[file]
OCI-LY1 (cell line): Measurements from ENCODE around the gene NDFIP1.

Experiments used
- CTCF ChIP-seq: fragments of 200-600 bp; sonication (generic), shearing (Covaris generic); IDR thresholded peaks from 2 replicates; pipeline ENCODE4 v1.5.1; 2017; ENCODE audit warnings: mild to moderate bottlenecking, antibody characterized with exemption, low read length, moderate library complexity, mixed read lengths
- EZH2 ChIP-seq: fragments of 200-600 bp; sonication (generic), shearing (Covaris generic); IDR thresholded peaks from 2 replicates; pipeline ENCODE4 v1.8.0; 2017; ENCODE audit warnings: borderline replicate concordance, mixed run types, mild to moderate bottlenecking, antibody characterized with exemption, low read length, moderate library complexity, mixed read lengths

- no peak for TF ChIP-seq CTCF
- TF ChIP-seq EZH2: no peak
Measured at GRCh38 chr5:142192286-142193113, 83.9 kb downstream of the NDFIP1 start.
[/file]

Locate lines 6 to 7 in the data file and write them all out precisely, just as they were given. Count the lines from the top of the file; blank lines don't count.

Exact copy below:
- TF ChIP-seq EZH2: no peak
Measured at GRCh38 chr5:142192286-142193113, 83.9 kb downstream of the NDFIP1 start.